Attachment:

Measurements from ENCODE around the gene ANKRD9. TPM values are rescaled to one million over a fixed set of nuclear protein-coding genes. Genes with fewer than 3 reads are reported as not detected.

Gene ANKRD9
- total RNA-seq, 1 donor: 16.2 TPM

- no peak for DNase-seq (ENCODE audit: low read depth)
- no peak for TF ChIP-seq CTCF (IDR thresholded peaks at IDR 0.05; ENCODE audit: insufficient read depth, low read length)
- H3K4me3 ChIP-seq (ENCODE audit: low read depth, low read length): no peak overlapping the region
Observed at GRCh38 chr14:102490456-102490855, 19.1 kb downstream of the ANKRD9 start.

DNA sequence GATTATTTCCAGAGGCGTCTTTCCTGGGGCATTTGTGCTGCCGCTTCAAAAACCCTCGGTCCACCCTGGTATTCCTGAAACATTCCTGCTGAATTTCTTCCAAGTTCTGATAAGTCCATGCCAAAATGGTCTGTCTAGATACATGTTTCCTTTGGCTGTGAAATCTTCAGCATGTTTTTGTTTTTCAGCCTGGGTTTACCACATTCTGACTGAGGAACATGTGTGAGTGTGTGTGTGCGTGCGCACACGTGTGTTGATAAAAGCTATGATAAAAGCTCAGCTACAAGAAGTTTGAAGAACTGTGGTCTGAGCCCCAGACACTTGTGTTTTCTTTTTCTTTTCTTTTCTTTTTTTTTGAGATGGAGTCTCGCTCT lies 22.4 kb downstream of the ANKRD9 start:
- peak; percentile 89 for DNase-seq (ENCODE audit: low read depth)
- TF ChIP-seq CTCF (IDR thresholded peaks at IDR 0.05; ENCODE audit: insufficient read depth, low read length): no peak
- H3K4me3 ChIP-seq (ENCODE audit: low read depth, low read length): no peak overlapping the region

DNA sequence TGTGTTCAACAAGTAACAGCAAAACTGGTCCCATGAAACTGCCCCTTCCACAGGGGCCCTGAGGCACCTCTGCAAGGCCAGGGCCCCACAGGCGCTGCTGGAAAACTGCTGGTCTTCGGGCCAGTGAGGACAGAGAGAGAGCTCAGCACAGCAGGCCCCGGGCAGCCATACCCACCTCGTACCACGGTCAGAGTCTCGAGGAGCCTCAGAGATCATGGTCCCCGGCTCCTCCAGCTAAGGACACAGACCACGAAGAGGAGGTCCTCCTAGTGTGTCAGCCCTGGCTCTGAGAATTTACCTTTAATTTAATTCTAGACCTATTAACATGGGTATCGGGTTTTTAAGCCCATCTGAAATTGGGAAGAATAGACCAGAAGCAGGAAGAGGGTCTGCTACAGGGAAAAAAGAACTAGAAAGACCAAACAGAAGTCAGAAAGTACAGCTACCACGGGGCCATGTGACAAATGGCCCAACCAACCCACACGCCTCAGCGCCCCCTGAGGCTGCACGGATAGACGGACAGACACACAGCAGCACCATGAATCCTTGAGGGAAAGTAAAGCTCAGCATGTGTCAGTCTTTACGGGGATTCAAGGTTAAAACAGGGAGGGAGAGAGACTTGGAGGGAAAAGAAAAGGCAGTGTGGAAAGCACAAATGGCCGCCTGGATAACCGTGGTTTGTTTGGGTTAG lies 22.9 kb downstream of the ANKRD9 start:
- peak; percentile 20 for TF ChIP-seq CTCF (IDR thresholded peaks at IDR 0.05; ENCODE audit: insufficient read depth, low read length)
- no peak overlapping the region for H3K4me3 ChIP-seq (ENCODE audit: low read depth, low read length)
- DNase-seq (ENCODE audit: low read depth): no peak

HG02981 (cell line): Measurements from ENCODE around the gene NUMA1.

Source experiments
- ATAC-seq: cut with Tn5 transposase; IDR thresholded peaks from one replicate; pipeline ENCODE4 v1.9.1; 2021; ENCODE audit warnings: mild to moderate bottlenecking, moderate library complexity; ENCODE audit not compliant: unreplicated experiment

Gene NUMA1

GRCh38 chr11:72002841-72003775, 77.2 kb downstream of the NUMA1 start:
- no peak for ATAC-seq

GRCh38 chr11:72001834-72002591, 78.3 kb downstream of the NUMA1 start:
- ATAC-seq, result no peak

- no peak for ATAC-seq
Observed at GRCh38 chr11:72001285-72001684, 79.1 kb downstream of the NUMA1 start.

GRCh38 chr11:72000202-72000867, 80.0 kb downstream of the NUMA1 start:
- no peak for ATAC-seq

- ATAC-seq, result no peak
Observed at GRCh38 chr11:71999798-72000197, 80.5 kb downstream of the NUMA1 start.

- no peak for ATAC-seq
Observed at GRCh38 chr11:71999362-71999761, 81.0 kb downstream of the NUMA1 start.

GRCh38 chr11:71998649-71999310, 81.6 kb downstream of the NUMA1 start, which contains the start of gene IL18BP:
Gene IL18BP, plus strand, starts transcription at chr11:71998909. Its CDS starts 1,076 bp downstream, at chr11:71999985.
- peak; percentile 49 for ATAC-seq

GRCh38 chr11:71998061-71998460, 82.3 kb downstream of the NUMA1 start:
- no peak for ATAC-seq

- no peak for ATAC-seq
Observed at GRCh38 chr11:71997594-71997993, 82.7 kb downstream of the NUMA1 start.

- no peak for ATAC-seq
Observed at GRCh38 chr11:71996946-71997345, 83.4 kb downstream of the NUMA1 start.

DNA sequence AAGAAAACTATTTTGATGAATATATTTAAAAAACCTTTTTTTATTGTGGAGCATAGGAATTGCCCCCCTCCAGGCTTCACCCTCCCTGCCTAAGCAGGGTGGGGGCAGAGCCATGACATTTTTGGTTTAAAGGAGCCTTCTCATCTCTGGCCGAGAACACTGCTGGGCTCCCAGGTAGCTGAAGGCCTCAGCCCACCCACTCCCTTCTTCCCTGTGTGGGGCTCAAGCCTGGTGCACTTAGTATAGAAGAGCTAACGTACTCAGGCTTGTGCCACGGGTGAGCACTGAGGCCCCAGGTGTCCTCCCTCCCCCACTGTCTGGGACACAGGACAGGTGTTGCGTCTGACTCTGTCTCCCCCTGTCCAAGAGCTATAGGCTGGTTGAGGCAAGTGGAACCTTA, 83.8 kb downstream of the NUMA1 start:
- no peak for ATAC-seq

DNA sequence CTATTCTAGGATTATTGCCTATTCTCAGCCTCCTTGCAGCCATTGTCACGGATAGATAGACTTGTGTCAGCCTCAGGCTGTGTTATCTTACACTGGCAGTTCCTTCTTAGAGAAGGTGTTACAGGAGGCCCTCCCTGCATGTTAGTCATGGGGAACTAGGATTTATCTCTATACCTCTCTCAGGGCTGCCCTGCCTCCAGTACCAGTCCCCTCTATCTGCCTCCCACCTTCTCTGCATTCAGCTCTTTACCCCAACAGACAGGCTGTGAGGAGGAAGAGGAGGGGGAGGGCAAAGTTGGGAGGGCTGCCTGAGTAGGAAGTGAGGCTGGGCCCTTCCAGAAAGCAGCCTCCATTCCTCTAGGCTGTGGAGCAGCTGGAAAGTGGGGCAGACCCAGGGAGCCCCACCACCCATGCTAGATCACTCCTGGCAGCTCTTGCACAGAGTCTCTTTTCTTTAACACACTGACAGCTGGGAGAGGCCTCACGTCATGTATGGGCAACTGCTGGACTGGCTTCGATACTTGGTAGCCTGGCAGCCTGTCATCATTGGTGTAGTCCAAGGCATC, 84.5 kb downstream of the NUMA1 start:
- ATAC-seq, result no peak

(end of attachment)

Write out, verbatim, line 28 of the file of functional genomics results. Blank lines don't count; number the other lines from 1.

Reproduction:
- ATAC-seq, result no peak